Behavioral finance was the star of Orion Advisor Solutions’ first in-person conference in two years, an event that saw more than 800 people physically attending and more than 200 virtually. The wealthtech provider announced it would include “behavioral finance workflows,” called “Protect, Live and Dream” in its Orion Planning feature, a rebranded and integrated instance of its 2019 Advizr acquisition. The three themes of the new workflows are designed to make financial coaching easier by taking emotion out of investing decisions.
Daniel Crosby, the chief behavioral officer for Orion, pointed to a study that found behavioral coaching and at least 15 years of financial advice produced households with nearly triple the wealth of uncoached households. “If a company came out tomorrow with a pill that you could take that tripled your wealth, doubled your readiness for an emergency and tripled your happiness, people would be crawling over each other to take that pill,” he said. Behavioral coaching can provide the same benefits.
The message was well-received by attendees. “Every time I hear Daniel Crosby speak, I learn something new,” said Zach Lindgren, the director of information technology services at WealthPLAN Partners, a firm based in Omaha, Neb. with $1.9 billion in assets under management according to regulatory filings. A former Orion and TD Ameritrade employee, Lindgren now supports advisors who use Orion’s service. “I’m excited about Daniel being at Orion and developing tools to improve our advisors and client experience [and] to help us differentiate our firm.”
A vital part of those workflows is the measurement of clients’ risk tolerance, capacity and composure, which Orion has bundled into a new feature, called a 3D Risk Profile, that includes elements from its Brinker Capital and HiddenLevers acquisitions. Brinker’s alignment with Orion is in the late stages, said Eric Clarke, CEO and founder of Orion. Meanwhile, the HiddenLevers acquisition and integration into the overall Orion ecosystem is still early and expected to continue over several months.
Orion also named the cash and lending solution it announced earlier this year in partnership with Focus Financial Partners’ Focus Client Solutions (FCS). Called Orion Cash and Credit, the feature includes cash management through a white-labeled offering of StoneCastle Cash Management, as well as “lending alternatives for personal, business and nonprofit needs,” according to the announcement.
The feature is primarily intended for high-net-worth clients and will allow advisors to compete with private banks and wirehouses, said Clarke. “In a digital service environment, where RIAs go toe-to-toe with big banks for new business, we can now arm independent advisors with a huge equalizer,” he said. The lending opportunities tend be specialized, such as the purchase of a watercraft or aircraft.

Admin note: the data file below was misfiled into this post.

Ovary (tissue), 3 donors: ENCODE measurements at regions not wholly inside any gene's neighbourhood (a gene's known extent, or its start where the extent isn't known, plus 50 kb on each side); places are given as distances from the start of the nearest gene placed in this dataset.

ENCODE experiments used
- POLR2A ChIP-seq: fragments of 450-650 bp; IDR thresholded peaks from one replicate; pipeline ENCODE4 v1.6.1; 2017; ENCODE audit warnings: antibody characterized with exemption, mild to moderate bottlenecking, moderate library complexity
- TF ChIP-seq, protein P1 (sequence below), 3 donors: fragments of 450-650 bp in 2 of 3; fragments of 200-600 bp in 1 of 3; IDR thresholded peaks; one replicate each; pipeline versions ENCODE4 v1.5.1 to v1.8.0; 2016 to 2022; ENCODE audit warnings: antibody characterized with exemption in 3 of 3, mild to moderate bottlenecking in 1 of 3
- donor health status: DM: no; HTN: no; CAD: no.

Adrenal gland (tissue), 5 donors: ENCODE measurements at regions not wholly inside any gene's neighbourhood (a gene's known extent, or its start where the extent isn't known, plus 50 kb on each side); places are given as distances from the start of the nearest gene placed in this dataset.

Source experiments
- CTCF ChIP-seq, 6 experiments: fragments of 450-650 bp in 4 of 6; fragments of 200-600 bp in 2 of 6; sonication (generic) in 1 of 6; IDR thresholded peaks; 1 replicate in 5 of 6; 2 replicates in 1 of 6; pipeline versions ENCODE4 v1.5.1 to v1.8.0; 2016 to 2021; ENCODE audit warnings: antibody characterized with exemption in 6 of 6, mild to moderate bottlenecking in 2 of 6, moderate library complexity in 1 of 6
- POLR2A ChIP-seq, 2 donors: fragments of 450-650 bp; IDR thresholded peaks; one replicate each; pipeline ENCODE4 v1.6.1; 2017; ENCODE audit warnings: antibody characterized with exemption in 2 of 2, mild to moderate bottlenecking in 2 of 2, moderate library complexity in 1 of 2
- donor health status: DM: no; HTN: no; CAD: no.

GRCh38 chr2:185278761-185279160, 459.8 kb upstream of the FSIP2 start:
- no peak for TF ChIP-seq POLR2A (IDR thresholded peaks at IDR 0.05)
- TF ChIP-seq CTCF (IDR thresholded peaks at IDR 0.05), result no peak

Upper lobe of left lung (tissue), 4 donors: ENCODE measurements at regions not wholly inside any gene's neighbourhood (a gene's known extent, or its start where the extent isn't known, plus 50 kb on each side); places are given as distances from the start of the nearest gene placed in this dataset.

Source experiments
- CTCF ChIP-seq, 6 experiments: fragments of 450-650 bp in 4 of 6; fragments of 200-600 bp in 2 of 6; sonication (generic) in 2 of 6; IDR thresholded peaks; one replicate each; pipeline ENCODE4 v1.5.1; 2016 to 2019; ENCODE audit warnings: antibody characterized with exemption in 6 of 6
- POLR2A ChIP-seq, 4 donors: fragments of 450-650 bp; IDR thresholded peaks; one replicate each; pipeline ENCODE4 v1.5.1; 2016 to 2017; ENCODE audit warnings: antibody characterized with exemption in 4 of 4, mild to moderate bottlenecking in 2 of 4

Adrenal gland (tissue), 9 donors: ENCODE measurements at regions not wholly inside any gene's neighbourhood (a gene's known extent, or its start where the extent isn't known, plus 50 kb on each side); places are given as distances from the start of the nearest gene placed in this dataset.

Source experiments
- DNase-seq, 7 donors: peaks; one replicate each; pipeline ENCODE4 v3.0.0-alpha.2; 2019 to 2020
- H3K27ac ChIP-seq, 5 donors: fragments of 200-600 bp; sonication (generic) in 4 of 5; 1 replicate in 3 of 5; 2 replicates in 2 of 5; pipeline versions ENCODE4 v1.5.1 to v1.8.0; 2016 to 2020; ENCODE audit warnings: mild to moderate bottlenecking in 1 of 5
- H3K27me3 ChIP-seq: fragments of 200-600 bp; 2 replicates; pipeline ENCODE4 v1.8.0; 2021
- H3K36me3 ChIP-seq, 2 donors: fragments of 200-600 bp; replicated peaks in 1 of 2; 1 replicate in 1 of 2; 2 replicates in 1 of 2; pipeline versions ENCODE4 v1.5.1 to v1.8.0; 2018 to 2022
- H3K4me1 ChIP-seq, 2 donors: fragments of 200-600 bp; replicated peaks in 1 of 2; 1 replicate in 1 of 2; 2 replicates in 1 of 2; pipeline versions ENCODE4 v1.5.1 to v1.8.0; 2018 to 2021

As part of the partnership, FCS provides users with a service team, providing white-glove treatment for end clients and advisors needing credit and cash management. Advisors can opt to lead the conversations around lending or turn clients over to a professional at FCS. Cash and Credit is integrated with Orion Planning, added Clarke.
Orion’s credit capabilities are “a bold move,” said William Trout, director of wealth management at Javelin Strategy & Research. “The one-stop-shop concept is gaining in the independent advisor space,” he said. “Technology providers like Orion and Envestnet are focused on expanding their capabilities to serve pent-up advisor demand.”
In contrast to Envestnet, however, Orion is differentiating itself with the cash management offering, he said. “Orion wants to capture that business as a sort of ‘cash management as a service’ proposition, rather than letting RIAs and IBDs go directly to those vendors.”
While behavioral finance may have been the star of the show, integrations were not far behind. Orion’s ecosystem has evolved far beyond just one or two components of an advisor’s tech stack. The company is putting effort into making sure its systems can operate as a cohesive unit. “You need your technology to work efficiently together,” said Clarke, addressing the audience of advisors. “This is the ‘why’ behind what we do at Orion.”
The firm now services more than $1.7 trillion in assets, has an employee headcount of more than 1,200 and has almost 100 third-party integrations, he said.
While Orion has acquired several firms recently, including Advizr, Brinker Capital and HiddenLevers, Clarke is currently in talks with “about a half dozen” new acquisition targets. “There are some things that we’re pretty excited about that we’re hoping to announce here in the coming months.”
Orion’s strategy of providing similar services for advisors as those offered by banks and wirehouses will continue, predicted Trout. Digital estate planning services, such as those offered by Vanilla, which just raised $11.6 million in a Series A funding round, or by Envestnet, which purchased the estate planning tech it developed jointly with Apprise Labs, could be a reasonable purchase for Orion. Further expanding its content marketing could be another area for expansion, he added. “These offerings would also help Orion target larger entities, such as banks,” he explained. Orion, like its competitors, is leaning into the “one-stop-shop concept.”